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by Joni E. Johnston, Psy.D.

Mental health diagnosis began with the United States Census of 1840 when millions of Americans were faced with the question, "What is the incidence of lunacy or idiocy in your family?" Fortunately for all of us, diagnosis has grown up.

If used appropriately, diagnosis can be a useful tool for both the clinician and the client, one that can save time, money (and, perhaps, additional pain) by pointing the therapeutic relationship in a direction that is backed by solid empirical research. For the new client, it can also provide that first ray of hope.

Finally having a name to put around so much pain can be the first glimmer of hope. I've seen clients who suffered for years with nameless agony, only to read an article about agoraphobia or panic disorder in a popular magazine. Suddenly, they see themselves. If there's a name for it, surely there must be help as well. The relief and hope they felt in learning that they were not alone and that others had gotten better was equal to any therapuetic assistance I could provide thereafter.

As clinicians, diagnosis can help us to efficiently guide our clients into the best possible treatment. Our client comes in complaining of depression. Helpful information, but there are many kinds of depression. So, we begin the diagnostic process by asking questions. Have long have you been depressed? Did something happen recently or did it come out of the blue? Do you have highs that go along with the lows? Have you lost or gained weight in the last six months?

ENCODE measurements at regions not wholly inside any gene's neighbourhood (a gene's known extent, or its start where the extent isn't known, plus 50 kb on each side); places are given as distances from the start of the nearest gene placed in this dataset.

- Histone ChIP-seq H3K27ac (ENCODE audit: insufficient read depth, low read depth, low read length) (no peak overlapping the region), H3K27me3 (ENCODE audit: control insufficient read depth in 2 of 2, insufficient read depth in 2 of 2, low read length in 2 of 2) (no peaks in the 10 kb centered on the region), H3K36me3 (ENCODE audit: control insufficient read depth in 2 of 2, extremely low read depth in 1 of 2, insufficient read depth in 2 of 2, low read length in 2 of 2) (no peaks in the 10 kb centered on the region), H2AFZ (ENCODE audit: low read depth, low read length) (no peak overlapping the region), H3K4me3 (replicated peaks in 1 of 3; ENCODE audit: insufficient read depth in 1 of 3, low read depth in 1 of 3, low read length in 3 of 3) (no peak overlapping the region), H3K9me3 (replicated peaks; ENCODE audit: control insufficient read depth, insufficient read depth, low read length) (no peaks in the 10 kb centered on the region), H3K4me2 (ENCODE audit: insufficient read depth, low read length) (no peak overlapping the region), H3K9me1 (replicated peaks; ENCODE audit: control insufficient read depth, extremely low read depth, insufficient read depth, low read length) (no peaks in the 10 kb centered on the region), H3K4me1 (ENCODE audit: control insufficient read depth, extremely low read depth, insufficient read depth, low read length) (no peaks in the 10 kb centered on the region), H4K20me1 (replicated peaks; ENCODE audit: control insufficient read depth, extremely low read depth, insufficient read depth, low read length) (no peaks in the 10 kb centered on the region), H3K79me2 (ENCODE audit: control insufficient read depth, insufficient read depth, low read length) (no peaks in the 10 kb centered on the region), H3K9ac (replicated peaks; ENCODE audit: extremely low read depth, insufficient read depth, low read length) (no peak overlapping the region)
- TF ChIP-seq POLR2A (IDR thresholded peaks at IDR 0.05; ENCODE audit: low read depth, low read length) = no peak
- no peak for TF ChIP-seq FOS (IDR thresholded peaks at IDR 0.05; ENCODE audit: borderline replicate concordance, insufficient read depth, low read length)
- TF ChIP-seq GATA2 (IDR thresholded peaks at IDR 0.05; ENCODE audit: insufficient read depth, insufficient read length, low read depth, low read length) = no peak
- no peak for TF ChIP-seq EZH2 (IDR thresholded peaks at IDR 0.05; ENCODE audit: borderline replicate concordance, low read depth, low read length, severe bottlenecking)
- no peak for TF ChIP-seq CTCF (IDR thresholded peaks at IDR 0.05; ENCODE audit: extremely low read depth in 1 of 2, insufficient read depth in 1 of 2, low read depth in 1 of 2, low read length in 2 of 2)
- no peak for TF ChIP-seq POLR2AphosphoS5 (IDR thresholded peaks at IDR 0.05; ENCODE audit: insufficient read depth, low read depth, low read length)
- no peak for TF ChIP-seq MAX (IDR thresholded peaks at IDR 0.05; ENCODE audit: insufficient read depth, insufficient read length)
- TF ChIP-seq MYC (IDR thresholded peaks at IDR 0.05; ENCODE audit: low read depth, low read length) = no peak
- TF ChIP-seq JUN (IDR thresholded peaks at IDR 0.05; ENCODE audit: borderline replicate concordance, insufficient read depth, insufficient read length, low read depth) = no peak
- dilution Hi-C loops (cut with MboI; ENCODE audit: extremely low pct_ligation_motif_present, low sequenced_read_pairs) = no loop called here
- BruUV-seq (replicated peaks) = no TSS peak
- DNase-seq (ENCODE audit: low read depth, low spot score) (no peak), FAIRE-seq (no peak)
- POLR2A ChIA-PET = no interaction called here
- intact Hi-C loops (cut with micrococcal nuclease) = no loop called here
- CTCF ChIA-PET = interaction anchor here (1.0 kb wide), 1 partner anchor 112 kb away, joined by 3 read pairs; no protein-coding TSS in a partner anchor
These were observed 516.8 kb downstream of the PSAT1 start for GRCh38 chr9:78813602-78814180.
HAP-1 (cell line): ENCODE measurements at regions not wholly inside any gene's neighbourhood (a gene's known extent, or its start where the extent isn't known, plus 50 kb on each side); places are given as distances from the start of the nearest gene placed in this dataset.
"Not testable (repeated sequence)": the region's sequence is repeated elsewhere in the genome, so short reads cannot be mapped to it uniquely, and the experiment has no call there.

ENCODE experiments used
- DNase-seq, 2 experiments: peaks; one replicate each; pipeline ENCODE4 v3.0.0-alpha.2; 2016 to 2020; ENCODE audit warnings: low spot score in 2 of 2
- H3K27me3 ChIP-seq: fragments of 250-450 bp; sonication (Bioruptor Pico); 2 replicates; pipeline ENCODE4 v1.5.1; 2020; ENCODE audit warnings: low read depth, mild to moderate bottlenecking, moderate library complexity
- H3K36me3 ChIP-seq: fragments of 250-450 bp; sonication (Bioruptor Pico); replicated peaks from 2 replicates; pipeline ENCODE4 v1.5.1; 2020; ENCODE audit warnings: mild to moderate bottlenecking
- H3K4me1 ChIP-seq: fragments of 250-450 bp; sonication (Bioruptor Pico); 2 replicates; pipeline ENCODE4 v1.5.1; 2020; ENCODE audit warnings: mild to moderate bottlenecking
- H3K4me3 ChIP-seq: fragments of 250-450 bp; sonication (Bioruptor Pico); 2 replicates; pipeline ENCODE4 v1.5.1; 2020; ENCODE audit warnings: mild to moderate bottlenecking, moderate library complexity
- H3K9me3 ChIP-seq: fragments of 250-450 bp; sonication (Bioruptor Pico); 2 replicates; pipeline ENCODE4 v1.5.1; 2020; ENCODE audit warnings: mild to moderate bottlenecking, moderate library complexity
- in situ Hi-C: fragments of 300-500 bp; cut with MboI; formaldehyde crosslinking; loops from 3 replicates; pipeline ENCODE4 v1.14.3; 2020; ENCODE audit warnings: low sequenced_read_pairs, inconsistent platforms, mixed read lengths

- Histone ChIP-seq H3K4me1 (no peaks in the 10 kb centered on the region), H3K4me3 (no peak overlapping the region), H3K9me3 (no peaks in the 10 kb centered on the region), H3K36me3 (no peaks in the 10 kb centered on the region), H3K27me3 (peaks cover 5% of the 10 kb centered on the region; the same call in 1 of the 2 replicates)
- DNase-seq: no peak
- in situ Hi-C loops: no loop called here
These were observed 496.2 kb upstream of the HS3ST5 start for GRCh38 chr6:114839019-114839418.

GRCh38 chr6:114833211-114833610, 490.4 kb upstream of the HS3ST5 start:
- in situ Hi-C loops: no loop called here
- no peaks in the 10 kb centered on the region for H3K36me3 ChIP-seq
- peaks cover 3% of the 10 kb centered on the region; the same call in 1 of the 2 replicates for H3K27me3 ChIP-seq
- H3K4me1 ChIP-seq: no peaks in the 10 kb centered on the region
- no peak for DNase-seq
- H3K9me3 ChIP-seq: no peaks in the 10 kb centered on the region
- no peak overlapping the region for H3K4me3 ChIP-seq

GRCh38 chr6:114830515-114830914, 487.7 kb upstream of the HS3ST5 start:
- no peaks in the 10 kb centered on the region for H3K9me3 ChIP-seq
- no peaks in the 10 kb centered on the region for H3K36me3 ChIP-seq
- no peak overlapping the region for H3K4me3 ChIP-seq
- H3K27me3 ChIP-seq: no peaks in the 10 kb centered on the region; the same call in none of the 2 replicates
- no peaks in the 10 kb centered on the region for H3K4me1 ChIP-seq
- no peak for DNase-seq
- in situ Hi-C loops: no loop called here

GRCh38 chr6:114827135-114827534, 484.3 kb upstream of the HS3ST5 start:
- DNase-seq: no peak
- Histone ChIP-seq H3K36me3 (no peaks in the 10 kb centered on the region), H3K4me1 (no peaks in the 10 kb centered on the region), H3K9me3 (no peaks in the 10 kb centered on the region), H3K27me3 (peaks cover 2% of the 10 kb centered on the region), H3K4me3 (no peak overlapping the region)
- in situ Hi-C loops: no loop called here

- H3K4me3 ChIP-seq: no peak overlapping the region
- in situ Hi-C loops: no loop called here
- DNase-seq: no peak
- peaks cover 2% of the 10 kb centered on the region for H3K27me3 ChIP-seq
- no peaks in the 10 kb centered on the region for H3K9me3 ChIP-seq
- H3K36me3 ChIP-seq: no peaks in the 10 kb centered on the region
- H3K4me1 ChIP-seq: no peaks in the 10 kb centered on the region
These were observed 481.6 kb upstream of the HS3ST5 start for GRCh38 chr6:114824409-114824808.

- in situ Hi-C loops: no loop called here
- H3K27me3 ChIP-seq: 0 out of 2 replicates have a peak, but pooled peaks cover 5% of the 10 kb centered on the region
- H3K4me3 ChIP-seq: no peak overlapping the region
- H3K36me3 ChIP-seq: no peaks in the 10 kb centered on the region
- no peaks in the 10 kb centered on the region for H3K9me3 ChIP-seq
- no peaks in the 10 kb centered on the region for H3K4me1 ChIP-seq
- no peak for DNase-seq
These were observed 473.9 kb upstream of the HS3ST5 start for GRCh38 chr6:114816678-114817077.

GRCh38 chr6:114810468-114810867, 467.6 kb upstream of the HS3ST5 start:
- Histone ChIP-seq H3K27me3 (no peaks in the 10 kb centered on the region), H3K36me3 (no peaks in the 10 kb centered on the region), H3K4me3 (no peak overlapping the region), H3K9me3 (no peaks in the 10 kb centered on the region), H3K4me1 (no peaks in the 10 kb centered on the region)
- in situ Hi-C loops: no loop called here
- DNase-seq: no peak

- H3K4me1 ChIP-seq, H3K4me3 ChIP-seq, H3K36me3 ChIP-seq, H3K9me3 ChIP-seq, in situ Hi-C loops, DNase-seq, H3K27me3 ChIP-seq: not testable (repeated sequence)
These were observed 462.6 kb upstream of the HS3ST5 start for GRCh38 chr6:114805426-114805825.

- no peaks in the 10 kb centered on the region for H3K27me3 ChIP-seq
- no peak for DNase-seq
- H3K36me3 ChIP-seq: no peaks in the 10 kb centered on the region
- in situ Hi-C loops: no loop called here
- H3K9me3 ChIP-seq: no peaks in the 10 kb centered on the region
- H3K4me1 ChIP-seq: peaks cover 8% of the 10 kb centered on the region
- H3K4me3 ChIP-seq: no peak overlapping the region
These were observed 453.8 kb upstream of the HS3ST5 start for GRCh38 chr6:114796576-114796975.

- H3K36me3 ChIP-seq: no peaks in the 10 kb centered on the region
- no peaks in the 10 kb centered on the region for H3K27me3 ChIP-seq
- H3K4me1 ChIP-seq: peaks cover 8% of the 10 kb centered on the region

The answers to these questions help us to formulate answers to more the most important one -- how we can help our client get better. As we sort through all of the shapes depression can take, we begin to sort through treatment options. Will this person benefit from medication? If so, what kind? About how long should treatment take? Is this problem likely to go away once the situation gets better or has depression become in part a coping mechanism?

While diagnosis can be a useful tool, let us also keep it in perspective. Like all tools, diagnoses are only as good as the craftspersons using them. Diagnoses inevitably reflect the expertise and, to a greater or lesser degree, the mindset of the diagnostician. Noted psychiatrist, Dr. Thomas Szasz, was quick to poke fun when he observed his colleagues' diagnoses carrying less-than-objective criterion, as evidenced by his tongue-in-cheek definition of narcissitic personality disorder:

"Narcissist: psychoanalytic term for the person who loves himself more than his analyst; considered to be the manifestation of a dire mental disease whose successful treatment depends upon the patient learning to love the analyst more and himself less." --Thomas Szasz, U.S. psychiatrist, in The Second Sin, "Psychoanalysis" (1973).